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Preparing Kids For Camp

It’s that time of year. The time that Senior pastors often refer to as the “slow season” but is anything but for those in ministry to children or youth. If your anything like me you are hip deep in preparing for camp. Whether you are taking a group way to a camp run by someone else, building your own camp, or planning a day camp at your church there are some things that you can do to help your kids get the most out of their camp experience.

I LOVE camp. I’ve been part of camps for children or youth for several years. Seldom have I seen any other thing that can have a much of an impact in such a short time. I have seen kids come out of camp COMPLETELY changed and I have seen that change last. There is something powerful about removing a kid from their normal environment, away from their normal influences, that allows them to connect with God at a level that is difficult to attain a home. This is why I love camp and want to do what I can to help kids make the most of it.

Safety.This may not seem like a logical way to prepare kids for a great spiritual experience, but if you can’t make momma feel comfortable about the safety of their little baby, then that child ain’t goin’. Beyond that, if a child is fearful for their safety, then that fear will distract them from God. So, do all you can to ensure their safety. This can mean picking the right chaperons, picking the right camp, taking the right supplies. Even something as minor as a sun burn can be a major distraction for a kid. Sure, they should bring sun screen, but they are kids and are likely to forget. So, bring some for them.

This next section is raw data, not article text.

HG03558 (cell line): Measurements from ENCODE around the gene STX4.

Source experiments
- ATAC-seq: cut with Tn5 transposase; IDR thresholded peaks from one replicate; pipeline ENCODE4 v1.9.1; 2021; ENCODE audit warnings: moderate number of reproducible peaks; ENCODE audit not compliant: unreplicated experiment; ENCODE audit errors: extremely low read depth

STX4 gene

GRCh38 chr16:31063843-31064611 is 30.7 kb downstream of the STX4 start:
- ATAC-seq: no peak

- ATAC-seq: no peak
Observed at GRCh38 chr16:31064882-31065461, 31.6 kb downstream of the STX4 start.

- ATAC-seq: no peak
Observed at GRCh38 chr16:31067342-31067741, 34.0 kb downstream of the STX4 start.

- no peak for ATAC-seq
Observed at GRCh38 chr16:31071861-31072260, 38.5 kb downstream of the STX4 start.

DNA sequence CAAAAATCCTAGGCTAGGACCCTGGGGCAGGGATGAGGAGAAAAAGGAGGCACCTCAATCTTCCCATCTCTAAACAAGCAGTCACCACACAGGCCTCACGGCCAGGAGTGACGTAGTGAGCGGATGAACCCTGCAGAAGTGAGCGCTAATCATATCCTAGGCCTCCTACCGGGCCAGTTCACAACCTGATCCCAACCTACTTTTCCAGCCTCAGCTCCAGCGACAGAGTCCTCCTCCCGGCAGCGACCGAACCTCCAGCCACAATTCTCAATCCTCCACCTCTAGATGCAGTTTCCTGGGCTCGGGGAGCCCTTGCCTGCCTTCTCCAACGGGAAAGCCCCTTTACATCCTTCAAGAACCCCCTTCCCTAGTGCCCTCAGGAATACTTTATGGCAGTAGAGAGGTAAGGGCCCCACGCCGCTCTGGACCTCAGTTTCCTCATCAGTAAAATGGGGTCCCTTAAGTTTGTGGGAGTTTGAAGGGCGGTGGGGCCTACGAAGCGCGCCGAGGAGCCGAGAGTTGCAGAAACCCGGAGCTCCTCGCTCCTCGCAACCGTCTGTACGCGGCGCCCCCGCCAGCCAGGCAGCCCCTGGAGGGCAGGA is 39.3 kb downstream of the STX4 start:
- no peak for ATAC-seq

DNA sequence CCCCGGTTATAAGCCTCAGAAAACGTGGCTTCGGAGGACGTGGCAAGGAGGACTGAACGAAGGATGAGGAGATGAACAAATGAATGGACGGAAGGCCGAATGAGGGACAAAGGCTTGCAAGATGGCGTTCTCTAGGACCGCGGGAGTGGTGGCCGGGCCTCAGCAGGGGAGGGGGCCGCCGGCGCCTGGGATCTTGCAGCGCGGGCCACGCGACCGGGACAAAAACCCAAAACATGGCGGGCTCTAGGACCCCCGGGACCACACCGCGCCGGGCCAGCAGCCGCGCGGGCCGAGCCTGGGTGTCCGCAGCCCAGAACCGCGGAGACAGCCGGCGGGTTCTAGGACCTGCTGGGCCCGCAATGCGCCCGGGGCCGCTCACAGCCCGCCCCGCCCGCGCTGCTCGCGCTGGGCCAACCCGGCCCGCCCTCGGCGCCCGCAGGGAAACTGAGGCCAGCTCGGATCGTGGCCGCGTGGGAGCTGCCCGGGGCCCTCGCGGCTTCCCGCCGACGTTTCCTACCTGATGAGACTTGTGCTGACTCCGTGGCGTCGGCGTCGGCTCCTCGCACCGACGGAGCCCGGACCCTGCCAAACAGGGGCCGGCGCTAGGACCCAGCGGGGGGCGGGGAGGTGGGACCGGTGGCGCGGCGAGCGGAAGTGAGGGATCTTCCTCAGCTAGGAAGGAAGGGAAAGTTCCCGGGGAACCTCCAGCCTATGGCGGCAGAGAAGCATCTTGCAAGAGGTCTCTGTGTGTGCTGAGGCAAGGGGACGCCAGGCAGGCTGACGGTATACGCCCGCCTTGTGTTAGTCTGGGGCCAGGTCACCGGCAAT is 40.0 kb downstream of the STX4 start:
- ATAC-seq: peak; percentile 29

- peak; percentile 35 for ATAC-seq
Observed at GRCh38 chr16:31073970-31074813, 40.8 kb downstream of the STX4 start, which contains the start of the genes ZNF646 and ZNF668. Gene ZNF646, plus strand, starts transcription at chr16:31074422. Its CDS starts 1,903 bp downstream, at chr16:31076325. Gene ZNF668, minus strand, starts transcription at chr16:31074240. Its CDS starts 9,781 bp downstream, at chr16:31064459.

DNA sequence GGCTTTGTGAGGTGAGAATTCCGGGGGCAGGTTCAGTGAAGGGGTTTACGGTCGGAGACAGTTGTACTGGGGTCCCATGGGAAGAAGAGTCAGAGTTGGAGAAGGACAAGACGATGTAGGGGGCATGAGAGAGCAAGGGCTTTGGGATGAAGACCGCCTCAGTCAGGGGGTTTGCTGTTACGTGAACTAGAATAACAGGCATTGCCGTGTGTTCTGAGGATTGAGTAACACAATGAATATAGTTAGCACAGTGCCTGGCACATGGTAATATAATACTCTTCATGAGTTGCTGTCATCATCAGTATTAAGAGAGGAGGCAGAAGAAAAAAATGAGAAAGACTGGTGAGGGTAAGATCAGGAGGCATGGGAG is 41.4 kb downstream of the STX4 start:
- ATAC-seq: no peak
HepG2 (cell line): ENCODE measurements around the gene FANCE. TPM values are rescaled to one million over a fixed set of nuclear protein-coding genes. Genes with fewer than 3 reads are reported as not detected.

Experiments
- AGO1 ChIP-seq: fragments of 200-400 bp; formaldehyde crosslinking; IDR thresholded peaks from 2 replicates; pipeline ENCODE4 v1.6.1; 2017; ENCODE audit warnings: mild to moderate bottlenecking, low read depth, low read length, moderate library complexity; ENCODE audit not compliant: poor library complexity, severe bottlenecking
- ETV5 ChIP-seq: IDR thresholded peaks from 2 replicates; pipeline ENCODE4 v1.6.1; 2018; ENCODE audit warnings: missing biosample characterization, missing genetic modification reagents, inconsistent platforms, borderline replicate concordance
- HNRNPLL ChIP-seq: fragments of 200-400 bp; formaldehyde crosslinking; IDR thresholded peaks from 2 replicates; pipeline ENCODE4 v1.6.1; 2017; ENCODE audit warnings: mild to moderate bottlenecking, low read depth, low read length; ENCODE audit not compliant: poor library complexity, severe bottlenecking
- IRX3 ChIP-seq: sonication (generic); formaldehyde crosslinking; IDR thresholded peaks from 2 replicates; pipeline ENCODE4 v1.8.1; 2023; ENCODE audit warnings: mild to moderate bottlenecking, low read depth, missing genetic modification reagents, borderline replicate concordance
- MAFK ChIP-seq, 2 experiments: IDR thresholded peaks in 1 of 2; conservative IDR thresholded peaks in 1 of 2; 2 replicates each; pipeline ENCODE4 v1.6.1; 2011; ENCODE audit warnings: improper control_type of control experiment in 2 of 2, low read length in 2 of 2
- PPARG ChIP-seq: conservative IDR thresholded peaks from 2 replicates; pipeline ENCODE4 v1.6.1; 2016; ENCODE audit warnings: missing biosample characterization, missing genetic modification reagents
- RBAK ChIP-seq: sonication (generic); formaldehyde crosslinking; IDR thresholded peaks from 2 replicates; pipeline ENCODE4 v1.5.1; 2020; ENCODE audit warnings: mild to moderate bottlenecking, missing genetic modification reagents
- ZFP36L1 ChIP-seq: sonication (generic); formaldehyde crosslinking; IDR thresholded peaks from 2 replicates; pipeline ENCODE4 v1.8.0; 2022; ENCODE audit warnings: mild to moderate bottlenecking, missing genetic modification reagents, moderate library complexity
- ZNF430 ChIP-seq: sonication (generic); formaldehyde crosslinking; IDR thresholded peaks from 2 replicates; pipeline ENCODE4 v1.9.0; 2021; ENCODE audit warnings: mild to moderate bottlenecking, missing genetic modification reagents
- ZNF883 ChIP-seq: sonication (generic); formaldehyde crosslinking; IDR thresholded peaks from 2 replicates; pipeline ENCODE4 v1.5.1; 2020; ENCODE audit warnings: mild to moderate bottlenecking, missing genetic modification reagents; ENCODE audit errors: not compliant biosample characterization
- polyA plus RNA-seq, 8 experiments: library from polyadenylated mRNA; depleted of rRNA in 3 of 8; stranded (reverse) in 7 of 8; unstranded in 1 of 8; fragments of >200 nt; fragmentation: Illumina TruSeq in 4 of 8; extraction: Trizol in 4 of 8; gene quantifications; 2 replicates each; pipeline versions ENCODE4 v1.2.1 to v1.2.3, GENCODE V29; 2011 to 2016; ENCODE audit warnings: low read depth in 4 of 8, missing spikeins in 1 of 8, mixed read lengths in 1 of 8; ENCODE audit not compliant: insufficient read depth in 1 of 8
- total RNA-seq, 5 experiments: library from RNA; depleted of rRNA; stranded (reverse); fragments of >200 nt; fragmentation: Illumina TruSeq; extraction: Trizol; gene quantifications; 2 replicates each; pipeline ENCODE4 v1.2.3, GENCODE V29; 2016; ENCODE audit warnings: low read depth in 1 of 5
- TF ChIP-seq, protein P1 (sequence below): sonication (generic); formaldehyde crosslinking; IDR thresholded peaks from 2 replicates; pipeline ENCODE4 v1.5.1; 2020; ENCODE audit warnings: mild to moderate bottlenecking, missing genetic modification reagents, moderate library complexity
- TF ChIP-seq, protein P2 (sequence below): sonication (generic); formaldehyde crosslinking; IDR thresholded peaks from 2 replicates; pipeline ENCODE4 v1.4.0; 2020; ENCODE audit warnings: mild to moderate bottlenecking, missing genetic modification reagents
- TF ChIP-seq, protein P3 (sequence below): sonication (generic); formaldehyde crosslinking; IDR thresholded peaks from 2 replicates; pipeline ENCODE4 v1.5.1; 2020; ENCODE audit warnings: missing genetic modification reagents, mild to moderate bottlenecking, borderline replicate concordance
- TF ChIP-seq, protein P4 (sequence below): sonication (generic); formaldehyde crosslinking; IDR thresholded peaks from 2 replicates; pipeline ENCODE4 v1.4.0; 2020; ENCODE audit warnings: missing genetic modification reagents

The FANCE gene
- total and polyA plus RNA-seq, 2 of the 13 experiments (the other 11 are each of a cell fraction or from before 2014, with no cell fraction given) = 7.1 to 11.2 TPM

Prayer. Certainly you need to be praying for your campers. But, you don’t need to be the only one. Consider recruiting prayer warriors within your church. Put together a prayer calendar and ask people to commit to praying for the kids every day for a month prior to leaving for camp. Assign specific adults to pray for specific adults. Consider creating a prayer calendar to help parents pray for their own kids in the month prior to camp. Encourage the kids that are going to pray for their own camp experience. Create a prayer calendar for them as well. Invite kids that are not going to camp to pray for their friends who are going. Make a prayer calendar for them too. I think you get the idea that there are many ways that your church can be praying for the kids you are taking to camp.

Spiritually. I’ve noticed that when you take kids to camp it takes them a couple days before they start “plugging in”. Taking some steps prior to going to camp to prepare the hearts of your kids can help to shorten this time.

  • Pre-camp devotions: The camp I’m taking my kids to actually provides some preamp devotions. If you are taking you kids to a camp put on by someone else, check with them and see if they have something similar. If you are building your own camp, then consider writing some devise for the kids for before camp.
  • Prayer: I know I already talked about this, but IF your kids will spend some time in prayer they will not be able to help but be in a better place when you get ready to go to camp.